Happily, most of the seedlings I started this spring have come along quite nicely and far exceeded my (previously somewhat unrealistically high and then dramatically low) expectations. Many have matured at different rates, even among the same varieties, which could be something of a boon as crops come in. My little tomatoes, which were (I felt, embarrassingly) behind schedule when planted, have more or less caught up to the larger ones my folks planted at the same time. Okra's been slow to grow, probably due to the cold--not a big deal since it was mainly planted for its looks (do I even like okra? I don't know). The melons, likewise, are probably not going to reach maturity before the season's over--something of a disappointment, after such a promising start, but they were set back considerably by an early planting followed by temperatures below their tolerance. I knew I was probably pushing my luck with the melons, but there's something so sensual, almost magical, about them that it inspires me to try, to hope for that luscious bounty. Next year I'm going to have a wheelbarrow full of them, mark my words.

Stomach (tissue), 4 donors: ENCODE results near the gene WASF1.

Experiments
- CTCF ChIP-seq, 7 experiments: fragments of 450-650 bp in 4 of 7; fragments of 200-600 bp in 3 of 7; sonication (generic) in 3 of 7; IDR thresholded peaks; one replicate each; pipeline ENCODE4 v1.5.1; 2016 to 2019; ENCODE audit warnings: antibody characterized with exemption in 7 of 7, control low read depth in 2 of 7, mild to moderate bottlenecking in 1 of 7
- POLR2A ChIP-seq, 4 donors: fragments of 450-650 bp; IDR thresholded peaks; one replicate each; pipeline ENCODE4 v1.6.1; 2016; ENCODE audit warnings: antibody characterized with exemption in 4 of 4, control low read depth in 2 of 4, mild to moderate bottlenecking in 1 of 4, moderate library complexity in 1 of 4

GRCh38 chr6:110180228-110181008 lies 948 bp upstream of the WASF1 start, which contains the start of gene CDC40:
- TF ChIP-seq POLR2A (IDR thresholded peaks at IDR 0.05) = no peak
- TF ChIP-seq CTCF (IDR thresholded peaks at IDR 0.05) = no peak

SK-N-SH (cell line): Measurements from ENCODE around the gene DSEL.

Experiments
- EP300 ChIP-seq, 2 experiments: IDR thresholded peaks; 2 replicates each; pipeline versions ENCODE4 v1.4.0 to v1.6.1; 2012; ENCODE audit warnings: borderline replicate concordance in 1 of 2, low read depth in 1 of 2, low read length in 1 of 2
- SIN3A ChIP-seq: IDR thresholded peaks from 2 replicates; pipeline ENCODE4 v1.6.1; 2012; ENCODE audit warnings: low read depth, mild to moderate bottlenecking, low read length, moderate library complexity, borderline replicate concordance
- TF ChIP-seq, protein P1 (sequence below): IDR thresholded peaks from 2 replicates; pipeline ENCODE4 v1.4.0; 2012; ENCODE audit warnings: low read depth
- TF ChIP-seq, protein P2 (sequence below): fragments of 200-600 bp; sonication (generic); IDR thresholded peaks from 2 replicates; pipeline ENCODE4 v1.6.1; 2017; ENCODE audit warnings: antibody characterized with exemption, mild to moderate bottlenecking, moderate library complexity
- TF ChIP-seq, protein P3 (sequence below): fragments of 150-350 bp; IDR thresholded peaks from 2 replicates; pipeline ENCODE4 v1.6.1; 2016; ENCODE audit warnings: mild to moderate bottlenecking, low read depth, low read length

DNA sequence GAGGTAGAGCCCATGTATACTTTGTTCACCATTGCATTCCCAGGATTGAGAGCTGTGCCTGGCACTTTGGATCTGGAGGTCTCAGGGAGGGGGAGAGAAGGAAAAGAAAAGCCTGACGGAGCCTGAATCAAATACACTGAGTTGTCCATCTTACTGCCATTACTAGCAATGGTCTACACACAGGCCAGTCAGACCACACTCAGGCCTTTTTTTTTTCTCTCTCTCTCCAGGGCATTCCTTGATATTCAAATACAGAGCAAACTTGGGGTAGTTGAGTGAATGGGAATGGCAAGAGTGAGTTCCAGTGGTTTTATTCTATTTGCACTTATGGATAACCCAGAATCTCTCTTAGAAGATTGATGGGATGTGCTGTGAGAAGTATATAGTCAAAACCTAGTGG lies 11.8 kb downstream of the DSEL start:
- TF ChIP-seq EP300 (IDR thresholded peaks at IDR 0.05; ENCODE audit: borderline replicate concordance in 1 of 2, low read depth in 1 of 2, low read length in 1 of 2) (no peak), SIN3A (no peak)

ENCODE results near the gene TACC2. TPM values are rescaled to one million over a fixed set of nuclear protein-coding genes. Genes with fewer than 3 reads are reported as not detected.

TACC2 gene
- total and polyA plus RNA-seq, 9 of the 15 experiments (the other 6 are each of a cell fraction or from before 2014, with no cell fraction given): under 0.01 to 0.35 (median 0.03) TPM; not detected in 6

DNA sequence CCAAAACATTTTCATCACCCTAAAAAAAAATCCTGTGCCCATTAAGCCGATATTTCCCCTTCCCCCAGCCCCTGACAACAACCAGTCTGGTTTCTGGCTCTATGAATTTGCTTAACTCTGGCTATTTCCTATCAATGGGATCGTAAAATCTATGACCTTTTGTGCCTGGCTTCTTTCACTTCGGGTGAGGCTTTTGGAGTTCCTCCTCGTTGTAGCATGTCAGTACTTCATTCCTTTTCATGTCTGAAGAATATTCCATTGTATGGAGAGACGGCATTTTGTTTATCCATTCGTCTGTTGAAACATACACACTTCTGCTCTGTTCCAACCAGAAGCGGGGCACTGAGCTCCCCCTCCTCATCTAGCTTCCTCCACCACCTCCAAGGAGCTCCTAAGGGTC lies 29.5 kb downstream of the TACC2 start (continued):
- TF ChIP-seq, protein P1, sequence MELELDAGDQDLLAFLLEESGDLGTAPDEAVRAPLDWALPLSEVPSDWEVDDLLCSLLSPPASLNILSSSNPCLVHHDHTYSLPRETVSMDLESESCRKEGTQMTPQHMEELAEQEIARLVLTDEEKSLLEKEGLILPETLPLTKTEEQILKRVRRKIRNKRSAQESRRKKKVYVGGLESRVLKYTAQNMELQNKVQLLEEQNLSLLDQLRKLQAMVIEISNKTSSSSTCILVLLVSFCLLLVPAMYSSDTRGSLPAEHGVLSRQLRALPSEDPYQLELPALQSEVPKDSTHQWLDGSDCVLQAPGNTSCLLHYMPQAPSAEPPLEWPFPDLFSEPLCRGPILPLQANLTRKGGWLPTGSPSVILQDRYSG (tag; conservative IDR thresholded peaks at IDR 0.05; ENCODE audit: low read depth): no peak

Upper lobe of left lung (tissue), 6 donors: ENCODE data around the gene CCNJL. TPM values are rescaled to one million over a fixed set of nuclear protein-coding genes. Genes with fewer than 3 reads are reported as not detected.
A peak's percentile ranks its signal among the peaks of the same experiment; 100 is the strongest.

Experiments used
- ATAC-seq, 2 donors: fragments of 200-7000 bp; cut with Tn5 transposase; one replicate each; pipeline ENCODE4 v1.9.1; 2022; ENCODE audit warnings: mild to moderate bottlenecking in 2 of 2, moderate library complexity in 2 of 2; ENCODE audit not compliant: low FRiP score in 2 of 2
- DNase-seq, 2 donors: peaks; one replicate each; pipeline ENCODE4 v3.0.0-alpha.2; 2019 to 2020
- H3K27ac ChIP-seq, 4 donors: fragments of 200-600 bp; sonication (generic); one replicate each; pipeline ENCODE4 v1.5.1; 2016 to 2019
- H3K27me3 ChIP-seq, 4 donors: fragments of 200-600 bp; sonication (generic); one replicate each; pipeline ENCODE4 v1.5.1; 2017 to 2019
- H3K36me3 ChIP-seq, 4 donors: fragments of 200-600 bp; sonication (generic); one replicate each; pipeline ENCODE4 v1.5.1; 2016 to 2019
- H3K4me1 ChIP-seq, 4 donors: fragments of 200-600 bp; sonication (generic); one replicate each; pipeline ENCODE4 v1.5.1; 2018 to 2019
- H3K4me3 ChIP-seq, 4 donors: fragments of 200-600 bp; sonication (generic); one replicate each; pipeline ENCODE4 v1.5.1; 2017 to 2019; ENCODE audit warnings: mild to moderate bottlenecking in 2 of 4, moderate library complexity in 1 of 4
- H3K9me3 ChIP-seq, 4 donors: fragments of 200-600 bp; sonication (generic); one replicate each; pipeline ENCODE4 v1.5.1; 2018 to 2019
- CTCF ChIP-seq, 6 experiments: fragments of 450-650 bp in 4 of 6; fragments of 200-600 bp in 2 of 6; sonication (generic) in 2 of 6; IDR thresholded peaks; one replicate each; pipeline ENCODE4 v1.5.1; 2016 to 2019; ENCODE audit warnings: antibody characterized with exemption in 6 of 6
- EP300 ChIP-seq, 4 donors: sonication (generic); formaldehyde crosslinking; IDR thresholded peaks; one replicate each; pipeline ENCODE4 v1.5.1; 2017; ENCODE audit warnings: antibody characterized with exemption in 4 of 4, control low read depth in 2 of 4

In the meantime, we've got root vegetables. Yesterday I did a first thinning of the radishes (some having already been eaten), turnips, beets and carrots. Some folks say to thin early, but there are a couple good reasons to do it later: one, no one felt like doing it before and there was enough else to tend to; two, instead of pulling a bunch of puny seed leaves you yank out a nice crop of baby veggies. Actually, if we'd thinned the seedlings to begin with the second thinning might have produced a slightly better crop, but it's hard to say. Also doesn't matter. What matters is that we got eight pounds of roots, four pounds of beet greens and three pounds of turnip greens out of the garden.